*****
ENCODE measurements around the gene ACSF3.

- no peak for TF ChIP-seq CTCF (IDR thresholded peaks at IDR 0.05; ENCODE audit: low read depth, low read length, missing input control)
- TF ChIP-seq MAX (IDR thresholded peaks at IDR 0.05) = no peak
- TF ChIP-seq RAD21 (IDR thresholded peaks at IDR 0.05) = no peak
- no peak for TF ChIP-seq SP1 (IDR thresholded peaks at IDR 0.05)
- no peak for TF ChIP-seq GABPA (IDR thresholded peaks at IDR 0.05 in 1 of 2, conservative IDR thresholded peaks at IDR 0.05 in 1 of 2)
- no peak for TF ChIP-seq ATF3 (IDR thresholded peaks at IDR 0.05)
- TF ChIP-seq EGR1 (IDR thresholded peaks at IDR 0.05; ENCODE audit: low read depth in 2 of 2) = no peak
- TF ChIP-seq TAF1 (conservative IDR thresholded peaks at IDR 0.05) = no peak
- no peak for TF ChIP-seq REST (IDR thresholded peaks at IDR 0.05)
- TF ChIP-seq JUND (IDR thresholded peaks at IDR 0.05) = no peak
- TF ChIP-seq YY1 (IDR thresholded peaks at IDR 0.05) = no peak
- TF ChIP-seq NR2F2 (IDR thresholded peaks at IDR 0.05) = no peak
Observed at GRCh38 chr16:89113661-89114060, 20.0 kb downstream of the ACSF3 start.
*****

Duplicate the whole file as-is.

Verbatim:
ENCODE measurements around the gene ACSF3.

- no peak for TF ChIP-seq CTCF (IDR thresholded peaks at IDR 0.05; ENCODE audit: low read depth, low read length, missing input control)
- TF ChIP-seq MAX (IDR thresholded peaks at IDR 0.05) = no peak
- TF ChIP-seq RAD21 (IDR thresholded peaks at IDR 0.05) = no peak
- no peak for TF ChIP-seq SP1 (IDR thresholded peaks at IDR 0.05)
- no peak for TF ChIP-seq GABPA (IDR thresholded peaks at IDR 0.05 in 1 of 2, conservative IDR thresholded peaks at IDR 0.05 in 1 of 2)
- no peak for TF ChIP-seq ATF3 (IDR thresholded peaks at IDR 0.05)
- TF ChIP-seq EGR1 (IDR thresholded peaks at IDR 0.05; ENCODE audit: low read depth in 2 of 2) = no peak
- TF ChIP-seq TAF1 (conservative IDR thresholded peaks at IDR 0.05) = no peak
- no peak for TF ChIP-seq REST (IDR thresholded peaks at IDR 0.05)
- TF ChIP-seq JUND (IDR thresholded peaks at IDR 0.05) = no peak
- TF ChIP-seq YY1 (IDR thresholded peaks at IDR 0.05) = no peak
- TF ChIP-seq NR2F2 (IDR thresholded peaks at IDR 0.05) = no peak
Observed at GRCh38 chr16:89113661-89114060, 20.0 kb downstream of the ACSF3 start.